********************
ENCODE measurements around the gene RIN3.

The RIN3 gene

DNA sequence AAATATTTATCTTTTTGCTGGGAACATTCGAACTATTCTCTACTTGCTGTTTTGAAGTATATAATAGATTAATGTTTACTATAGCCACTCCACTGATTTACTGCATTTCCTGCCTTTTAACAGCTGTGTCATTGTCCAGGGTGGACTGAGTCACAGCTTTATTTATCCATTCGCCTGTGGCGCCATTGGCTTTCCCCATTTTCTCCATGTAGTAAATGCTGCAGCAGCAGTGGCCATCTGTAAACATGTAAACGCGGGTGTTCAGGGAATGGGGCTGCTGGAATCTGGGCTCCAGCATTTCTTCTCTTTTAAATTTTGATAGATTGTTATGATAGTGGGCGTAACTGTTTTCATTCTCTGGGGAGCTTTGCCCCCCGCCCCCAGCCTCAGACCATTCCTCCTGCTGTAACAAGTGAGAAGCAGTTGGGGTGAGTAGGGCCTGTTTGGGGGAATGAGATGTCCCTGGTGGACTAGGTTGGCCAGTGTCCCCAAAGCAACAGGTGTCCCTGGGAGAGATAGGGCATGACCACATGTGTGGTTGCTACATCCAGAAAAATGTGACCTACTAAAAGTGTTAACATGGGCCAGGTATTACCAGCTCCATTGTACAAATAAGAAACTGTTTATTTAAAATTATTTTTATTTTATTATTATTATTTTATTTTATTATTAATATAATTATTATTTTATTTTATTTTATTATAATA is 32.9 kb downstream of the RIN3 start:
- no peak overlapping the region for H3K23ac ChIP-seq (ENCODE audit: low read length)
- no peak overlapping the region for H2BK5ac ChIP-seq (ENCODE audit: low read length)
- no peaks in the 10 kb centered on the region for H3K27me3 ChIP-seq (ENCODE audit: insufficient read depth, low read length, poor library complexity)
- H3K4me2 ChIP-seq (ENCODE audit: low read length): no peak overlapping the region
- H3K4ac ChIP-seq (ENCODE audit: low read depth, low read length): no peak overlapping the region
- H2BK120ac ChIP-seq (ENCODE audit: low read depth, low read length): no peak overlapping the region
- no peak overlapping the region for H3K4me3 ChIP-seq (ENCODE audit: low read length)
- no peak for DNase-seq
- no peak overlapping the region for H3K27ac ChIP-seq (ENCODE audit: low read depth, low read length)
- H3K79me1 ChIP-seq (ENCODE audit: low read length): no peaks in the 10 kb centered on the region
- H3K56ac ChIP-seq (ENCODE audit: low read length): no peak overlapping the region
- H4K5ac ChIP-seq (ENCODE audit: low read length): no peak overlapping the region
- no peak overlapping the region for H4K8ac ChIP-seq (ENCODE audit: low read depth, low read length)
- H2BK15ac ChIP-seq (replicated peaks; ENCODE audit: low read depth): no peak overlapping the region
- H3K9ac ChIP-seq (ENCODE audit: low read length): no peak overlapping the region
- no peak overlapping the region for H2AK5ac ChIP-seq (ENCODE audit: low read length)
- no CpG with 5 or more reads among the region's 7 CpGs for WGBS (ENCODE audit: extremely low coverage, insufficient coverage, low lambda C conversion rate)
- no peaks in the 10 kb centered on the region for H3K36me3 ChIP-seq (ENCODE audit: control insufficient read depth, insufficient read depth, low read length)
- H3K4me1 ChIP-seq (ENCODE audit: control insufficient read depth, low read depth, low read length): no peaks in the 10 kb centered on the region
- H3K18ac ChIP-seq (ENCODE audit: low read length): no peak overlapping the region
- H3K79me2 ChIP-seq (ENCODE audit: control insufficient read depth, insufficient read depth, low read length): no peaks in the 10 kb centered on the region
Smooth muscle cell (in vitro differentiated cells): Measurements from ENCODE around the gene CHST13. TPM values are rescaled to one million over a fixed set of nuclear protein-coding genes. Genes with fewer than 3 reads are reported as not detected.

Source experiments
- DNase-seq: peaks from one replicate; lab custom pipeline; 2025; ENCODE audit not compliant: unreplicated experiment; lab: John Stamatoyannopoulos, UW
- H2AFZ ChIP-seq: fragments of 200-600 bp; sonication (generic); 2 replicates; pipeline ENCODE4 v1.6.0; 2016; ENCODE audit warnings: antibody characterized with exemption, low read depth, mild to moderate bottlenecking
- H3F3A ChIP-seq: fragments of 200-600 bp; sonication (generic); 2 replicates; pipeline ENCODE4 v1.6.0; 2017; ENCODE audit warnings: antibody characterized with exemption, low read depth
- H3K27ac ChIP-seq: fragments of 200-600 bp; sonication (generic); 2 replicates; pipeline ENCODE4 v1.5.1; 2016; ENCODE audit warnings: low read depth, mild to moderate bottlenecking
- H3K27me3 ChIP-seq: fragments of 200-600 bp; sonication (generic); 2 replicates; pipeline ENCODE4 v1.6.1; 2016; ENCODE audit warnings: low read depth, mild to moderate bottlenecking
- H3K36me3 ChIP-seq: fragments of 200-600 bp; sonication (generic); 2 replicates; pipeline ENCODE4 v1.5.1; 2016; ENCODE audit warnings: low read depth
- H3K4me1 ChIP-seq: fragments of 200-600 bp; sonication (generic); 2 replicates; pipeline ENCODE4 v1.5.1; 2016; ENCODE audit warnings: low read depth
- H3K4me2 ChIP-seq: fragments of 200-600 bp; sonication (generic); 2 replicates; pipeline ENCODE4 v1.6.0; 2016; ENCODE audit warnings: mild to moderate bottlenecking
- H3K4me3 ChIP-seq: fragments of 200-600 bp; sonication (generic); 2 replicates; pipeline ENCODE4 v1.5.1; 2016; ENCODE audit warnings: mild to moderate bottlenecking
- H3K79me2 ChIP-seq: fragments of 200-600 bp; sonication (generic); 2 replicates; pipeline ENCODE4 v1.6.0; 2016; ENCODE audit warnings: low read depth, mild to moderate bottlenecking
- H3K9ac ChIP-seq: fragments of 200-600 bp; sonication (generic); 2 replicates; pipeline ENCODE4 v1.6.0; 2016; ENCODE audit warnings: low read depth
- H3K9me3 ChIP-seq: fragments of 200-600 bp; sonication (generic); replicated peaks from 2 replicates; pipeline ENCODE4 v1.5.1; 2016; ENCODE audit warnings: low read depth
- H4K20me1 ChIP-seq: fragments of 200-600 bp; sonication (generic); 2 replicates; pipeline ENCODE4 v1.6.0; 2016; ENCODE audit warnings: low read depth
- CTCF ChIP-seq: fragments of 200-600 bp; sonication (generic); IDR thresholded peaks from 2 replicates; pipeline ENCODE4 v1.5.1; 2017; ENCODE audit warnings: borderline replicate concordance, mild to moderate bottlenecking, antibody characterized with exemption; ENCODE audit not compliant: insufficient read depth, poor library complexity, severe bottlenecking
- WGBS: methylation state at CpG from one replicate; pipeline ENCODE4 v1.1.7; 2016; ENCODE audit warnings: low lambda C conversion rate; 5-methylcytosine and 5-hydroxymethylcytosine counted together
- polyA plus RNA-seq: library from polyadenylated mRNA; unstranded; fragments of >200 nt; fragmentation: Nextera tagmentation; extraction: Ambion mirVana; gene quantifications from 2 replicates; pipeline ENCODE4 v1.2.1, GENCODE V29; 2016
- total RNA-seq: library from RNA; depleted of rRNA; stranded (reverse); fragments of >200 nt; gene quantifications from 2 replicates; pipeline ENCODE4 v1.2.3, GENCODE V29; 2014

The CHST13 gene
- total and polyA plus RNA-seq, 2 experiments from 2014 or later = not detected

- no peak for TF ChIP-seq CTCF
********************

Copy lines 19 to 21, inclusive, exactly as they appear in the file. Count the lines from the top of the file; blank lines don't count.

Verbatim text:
- no peak overlapping the region for H2AK5ac ChIP-seq (ENCODE audit: low read length)
- no CpG with 5 or more reads among the region's 7 CpGs for WGBS (ENCODE audit: extremely low coverage, insufficient coverage, low lambda C conversion rate)
- no peaks in the 10 kb centered on the region for H3K36me3 ChIP-seq (ENCODE audit: control insufficient read depth, insufficient read depth, low read length)